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Outside Looking In  By  cover art

Outside Looking In

By: T. C. Boyle
Narrated by: Johnathan McClain
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Publisher's Summary

A provocative new novel from best-selling author T.C. Boyle exploring the first scientific and recreational forays into LSD and its mind-altering possibilities.

In this stirring and insightful novel, T.C. Boyle takes us back to the 1960s and to the early days of a drug whose effects have reverberated widely throughout our culture: LSD. 

In 1943, LSD is synthesized in Basel. Two decades later, a coterie of grad students at Harvard are gradually drawn into the inner circle of renowned psychologist and psychedelic drug enthusiast Timothy Leary. Fitzhugh Loney, a psychology PhD student, and his wife, Joanie, become entranced by the drug’s possibilities such that their “research” becomes less a matter of clinical trials and academic papers and instead turns into a freewheeling exploration of mind expansion, group dynamics, and communal living. 

With his trademark humor and pathos, Boyle moves us through the Loneys’ initiation at one of Leary’s parties to his notorious summer seminars in Zihuatanejo until the Loneys’ eventual expulsion from Harvard and their introduction to a communal arrangement of 30 devotees - students, wives, and children - living together in a 64-room mansion and devoting themselves to all kinds of experimentation and questioning. 

Is LSD a belief system? Does it allow you to see God? Can the Loneys’ marriage - or any marriage, for that matter - survive the chaotic and sometimes orgiastic use of psychedelic drugs? 

Wry, witty, and wise, Outside Looking In is an ideal subject for this American master and highlights Boyle’s acrobatic prose, detailed plots, and big ideas. It’s an utterly engaging and occasionally trippy look at the nature of reality, identity, and consciousness, as well as our seemingly infinite capacities for creativity, reinvention, and self-discovery.

©2019 T.C. Boyle (P)2019 HarperCollins Publishers

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STORYTELLING AS CONSCIOUSNESS-RAISING

T.C. Boyle, author of sixteen novels and more than a hundred stories, is perhaps best known for his vivid literary novels of such luminaries as Frank Lloyd Wright ("The Women"), Alfred Kinsey ("The Inner Circle"), and John Harvey Kellogg ("The Road to Wellville"). Now he turns his sights on the influence of Timothy Leary in a specific time period, the early sixties—when Leary taught at Harvard and just afterwards.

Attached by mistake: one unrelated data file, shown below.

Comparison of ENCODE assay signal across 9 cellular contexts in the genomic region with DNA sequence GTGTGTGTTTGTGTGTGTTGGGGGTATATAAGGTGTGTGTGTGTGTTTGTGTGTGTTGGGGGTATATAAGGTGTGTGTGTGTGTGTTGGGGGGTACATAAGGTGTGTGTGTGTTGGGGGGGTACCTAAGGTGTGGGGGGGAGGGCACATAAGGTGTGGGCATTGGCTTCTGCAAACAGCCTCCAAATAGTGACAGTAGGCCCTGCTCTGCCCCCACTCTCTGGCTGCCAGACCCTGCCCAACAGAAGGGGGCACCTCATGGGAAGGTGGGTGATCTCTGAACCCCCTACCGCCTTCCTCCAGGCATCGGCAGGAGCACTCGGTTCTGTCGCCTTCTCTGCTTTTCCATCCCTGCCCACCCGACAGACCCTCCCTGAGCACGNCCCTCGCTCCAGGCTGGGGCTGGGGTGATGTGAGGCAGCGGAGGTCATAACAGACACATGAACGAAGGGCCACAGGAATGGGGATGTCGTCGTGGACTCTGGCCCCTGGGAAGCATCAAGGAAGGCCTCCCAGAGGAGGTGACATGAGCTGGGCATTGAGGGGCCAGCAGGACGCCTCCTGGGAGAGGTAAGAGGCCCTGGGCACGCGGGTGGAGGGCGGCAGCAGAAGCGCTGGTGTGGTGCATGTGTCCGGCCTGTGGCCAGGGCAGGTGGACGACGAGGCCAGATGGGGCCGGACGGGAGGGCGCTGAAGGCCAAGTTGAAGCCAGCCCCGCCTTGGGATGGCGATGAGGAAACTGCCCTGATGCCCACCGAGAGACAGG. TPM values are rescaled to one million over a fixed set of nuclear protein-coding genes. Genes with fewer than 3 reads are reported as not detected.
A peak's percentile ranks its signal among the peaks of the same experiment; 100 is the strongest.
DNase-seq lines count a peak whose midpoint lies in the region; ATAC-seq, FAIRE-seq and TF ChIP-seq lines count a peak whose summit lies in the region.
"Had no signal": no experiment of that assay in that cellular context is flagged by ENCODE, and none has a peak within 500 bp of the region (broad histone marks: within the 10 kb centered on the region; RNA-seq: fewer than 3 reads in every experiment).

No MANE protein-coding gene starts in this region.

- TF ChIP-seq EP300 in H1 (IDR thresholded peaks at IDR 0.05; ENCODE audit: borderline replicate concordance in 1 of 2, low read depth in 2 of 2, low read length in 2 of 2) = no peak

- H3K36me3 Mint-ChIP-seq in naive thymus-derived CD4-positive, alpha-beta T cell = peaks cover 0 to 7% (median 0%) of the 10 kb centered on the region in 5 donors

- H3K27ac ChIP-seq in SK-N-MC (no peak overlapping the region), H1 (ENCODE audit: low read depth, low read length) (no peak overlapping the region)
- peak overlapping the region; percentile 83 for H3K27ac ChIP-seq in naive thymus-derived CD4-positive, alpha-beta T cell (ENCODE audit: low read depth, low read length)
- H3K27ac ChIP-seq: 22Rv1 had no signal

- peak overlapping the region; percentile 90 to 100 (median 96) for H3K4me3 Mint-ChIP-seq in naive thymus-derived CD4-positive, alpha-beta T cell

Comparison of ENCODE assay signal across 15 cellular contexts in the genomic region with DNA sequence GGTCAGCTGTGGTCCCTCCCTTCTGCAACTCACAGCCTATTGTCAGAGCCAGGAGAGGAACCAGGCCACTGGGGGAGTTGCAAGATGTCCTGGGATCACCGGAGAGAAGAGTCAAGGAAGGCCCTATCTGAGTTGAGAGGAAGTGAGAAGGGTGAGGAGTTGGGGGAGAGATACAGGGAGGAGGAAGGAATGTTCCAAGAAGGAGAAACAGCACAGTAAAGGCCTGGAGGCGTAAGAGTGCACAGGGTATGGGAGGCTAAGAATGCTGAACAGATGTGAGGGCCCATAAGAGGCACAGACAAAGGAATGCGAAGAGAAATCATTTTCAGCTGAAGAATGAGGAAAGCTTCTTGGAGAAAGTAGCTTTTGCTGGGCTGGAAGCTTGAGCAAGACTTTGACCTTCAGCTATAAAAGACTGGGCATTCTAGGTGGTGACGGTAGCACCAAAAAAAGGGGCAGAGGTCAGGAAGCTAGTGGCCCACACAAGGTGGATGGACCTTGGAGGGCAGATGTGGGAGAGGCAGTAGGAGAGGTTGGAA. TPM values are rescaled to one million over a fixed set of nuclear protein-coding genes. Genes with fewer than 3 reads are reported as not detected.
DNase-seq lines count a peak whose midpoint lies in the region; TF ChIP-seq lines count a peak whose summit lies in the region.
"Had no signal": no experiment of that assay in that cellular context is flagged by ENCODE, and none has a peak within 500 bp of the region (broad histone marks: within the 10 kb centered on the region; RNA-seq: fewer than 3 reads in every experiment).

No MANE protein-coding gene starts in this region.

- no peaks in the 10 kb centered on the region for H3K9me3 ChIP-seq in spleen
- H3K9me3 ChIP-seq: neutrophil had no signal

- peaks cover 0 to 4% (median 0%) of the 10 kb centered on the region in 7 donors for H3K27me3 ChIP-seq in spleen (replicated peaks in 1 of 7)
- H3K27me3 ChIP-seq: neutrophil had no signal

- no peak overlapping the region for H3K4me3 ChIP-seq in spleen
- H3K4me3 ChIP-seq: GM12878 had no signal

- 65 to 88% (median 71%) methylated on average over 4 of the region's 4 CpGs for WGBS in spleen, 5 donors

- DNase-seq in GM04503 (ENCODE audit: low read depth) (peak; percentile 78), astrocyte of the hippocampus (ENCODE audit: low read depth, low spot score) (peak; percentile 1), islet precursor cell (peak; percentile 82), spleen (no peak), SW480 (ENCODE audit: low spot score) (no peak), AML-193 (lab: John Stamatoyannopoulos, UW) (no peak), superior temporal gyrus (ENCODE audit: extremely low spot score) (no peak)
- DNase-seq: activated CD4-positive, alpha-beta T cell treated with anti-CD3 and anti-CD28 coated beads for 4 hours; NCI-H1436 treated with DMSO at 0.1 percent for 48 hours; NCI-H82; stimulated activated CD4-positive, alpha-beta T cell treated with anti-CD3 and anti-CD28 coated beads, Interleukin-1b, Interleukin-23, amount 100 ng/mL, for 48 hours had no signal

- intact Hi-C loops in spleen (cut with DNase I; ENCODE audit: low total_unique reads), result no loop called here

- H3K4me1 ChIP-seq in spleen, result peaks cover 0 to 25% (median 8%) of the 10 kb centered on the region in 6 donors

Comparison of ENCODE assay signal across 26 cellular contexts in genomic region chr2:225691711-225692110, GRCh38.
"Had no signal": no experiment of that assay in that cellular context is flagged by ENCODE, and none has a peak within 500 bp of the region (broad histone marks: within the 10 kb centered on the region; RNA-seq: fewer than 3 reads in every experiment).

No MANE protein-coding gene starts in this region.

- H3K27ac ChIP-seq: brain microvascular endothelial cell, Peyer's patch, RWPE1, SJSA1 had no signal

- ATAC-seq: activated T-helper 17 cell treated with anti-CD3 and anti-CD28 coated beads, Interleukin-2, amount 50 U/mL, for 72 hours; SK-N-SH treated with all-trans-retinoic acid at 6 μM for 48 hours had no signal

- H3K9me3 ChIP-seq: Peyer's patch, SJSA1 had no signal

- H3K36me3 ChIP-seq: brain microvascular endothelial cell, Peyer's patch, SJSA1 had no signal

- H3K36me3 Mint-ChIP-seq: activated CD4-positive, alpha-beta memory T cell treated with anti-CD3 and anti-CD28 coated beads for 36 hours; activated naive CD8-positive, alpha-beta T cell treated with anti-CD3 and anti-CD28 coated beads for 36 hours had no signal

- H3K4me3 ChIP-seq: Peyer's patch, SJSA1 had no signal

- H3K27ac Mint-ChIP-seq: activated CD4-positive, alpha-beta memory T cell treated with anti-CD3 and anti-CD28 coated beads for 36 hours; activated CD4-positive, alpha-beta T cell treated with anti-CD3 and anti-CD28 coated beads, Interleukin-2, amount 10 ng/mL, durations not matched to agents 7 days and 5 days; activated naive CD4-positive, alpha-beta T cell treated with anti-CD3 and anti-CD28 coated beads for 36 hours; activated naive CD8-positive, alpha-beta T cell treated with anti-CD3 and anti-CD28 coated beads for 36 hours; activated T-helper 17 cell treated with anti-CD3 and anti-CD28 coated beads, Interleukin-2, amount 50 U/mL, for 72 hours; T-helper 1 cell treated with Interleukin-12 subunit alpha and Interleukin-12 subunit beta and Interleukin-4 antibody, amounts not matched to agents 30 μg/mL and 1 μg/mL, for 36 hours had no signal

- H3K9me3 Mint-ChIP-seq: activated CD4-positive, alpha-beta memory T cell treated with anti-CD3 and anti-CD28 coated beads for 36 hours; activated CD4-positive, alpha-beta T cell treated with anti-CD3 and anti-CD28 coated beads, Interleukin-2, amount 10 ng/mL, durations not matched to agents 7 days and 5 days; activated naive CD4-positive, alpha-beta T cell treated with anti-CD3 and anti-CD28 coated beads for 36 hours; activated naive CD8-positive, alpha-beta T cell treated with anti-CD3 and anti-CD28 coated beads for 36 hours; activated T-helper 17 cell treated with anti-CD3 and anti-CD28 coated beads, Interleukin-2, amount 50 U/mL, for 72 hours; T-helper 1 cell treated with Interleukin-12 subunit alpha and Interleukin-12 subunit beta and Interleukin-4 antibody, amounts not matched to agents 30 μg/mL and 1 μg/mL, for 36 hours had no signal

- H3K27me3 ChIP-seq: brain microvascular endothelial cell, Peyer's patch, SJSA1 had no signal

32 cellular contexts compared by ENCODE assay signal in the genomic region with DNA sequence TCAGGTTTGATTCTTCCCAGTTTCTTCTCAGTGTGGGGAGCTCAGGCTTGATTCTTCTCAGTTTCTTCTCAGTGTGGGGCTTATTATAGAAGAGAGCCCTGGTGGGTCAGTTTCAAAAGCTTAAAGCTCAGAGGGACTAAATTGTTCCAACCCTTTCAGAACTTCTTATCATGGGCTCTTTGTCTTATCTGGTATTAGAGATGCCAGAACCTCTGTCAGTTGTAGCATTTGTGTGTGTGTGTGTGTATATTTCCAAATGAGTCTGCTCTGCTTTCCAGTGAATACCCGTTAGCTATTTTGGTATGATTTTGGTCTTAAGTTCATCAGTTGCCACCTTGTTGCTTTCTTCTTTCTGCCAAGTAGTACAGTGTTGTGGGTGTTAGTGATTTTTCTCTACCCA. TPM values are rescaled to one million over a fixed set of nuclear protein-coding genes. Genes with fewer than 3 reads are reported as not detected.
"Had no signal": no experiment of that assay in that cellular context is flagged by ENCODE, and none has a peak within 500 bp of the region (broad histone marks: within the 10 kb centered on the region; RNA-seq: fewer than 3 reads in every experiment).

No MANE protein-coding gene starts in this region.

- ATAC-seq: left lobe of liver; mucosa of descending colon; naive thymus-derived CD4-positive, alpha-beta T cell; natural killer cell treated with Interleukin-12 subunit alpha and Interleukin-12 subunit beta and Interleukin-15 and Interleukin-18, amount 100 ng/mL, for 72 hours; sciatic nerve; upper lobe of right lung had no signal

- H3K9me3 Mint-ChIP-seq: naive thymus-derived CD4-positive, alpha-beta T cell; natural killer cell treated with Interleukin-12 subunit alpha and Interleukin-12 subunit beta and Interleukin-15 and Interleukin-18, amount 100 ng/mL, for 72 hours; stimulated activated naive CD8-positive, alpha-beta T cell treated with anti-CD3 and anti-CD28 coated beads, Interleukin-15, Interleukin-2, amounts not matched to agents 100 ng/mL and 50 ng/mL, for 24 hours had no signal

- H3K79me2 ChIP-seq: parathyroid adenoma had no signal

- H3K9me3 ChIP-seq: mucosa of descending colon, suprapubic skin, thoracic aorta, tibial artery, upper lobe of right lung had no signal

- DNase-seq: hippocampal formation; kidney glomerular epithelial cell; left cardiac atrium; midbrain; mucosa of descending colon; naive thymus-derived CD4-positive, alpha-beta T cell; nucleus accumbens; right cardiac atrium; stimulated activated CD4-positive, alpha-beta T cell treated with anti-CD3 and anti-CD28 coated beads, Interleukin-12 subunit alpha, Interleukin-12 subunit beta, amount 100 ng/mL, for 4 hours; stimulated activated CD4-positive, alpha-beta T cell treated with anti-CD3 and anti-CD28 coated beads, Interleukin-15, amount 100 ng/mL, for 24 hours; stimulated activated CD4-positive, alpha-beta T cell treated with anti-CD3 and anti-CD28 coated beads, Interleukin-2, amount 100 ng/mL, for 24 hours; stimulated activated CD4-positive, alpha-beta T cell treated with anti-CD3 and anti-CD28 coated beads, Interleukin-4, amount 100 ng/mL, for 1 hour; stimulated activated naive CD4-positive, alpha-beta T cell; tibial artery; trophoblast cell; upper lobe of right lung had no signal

Leary quickly became known for his use of, pleasures with, and insights into LSD. He first tried to study its benefits for psychological therapy at Harvard, but his contract was not renewed after his personal involvement with the drug along with his graduate students.

From there, the novel chronicles his time with his inner circle of graduate students, Richard Alpert (who later became Ram Dass) and their families in a beachside hotel in Mexico, where he exhorts the regular use of LSD, “the sacrament,” to see if they can create a utopian and communal society. It helped that housekeepers and cooks took care of the basic necessities while the more privileged cavorted and swapped spouses, and the children roamed freely.

When the Mexican government had them deported because of all the negative publicity, Leary managed to set-up their communal shop in a 2400-acre estate in Millbrook, New York, where the main house featured over sixty rooms. It was thanks to the generosity of a young heiress, Peggy Hitchcock, who was in love with him.

Much of the novel takes place here, following graduate student Fitz, his wife Joanie, and their son Cory. In two sections of the book, we’re close with Fitz, and in a middle section, we’re with Joanie. We get a balance how hallucinogens, communal living, gender differences, and Tim’s self-serving and free-wheeling spirit and easy smile don’t necessarily take people to a new level of love or insight.

The book is read by Jonathan McClain, who does a great job in distinguishing all the voices, male and female, young and old. Boyle is known as a brilliant reader of his own work, and I heard Boyle read part of the book on National Public Radio--fabulous. McClain is different but also compelling.

This is an important book. People of Boyle’s generation and just younger were influenced by LSD, even if they never took it. Music, literature, filmmaking, and so much of the culture of psychedelics led to produce the Woodstock generation. Leary promoted “turn on, tune in, and drop out.” "Outside Looking In" gives us pause to consider how much was gained and lost by Leary, whom people trusted, but his hedonism and constant self-promotion also made him seem a countercultural used car salesman.

I came to know Timothy Leary personally in the eighties—he was an utterly charming man. Leary was finding the personal computer as the new way into consciousness, and I worked as the senior editor at Prelude Press, one of the first computer book publishers. We were stationed conveniently down the hill from Laurel Canyon where Leary, his wife Barbara, and their son Zach lived. Author Boyle and reader McClain captured Leary’s personality well—a charming, well-meaning man who unfortunately cracked apart many lives with the idea that mind-altering drugs could bust open a stagnant society. LSD helped—or at least didn’t hurt—some people, while others, such as the many of the graduate-student characters in this book, lost their foothold on living a meaningful life.